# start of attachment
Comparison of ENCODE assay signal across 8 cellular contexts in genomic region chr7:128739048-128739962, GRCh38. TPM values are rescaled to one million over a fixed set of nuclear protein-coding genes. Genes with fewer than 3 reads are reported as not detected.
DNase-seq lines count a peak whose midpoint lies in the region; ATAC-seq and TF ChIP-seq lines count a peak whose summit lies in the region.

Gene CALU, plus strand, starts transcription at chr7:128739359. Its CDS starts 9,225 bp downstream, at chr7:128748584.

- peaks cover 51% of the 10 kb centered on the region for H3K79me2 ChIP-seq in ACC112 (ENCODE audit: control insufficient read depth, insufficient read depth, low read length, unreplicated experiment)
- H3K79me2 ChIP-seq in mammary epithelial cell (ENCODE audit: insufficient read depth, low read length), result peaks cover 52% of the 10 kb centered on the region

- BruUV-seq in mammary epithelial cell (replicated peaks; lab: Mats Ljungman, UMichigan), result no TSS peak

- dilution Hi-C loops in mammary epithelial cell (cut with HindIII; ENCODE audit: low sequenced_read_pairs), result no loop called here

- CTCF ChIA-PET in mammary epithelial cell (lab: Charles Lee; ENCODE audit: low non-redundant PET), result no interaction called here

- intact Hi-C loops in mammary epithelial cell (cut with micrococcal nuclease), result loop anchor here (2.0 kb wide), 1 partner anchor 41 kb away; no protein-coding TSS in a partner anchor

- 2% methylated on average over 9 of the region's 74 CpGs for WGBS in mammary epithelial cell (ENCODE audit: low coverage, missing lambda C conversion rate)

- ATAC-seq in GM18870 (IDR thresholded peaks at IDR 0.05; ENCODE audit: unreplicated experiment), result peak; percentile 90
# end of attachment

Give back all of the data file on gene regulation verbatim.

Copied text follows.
Comparison of ENCODE assay signal across 8 cellular contexts in genomic region chr7:128739048-128739962, GRCh38. TPM values are rescaled to one million over a fixed set of nuclear protein-coding genes. Genes with fewer than 3 reads are reported as not detected.
DNase-seq lines count a peak whose midpoint lies in the region; ATAC-seq and TF ChIP-seq lines count a peak whose summit lies in the region.

Gene CALU, plus strand, starts transcription at chr7:128739359. Its CDS starts 9,225 bp downstream, at chr7:128748584.

- peaks cover 51% of the 10 kb centered on the region for H3K79me2 ChIP-seq in ACC112 (ENCODE audit: control insufficient read depth, insufficient read depth, low read length, unreplicated experiment)
- H3K79me2 ChIP-seq in mammary epithelial cell (ENCODE audit: insufficient read depth, low read length), result peaks cover 52% of the 10 kb centered on the region

- BruUV-seq in mammary epithelial cell (replicated peaks; lab: Mats Ljungman, UMichigan), result no TSS peak

- dilution Hi-C loops in mammary epithelial cell (cut with HindIII; ENCODE audit: low sequenced_read_pairs), result no loop called here

- CTCF ChIA-PET in mammary epithelial cell (lab: Charles Lee; ENCODE audit: low non-redundant PET), result no interaction called here

- intact Hi-C loops in mammary epithelial cell (cut with micrococcal nuclease), result loop anchor here (2.0 kb wide), 1 partner anchor 41 kb away; no protein-coding TSS in a partner anchor

- 2% methylated on average over 9 of the region's 74 CpGs for WGBS in mammary epithelial cell (ENCODE audit: low coverage, missing lambda C conversion rate)

- ATAC-seq in GM18870 (IDR thresholded peaks at IDR 0.05; ENCODE audit: unreplicated experiment), result peak; percentile 90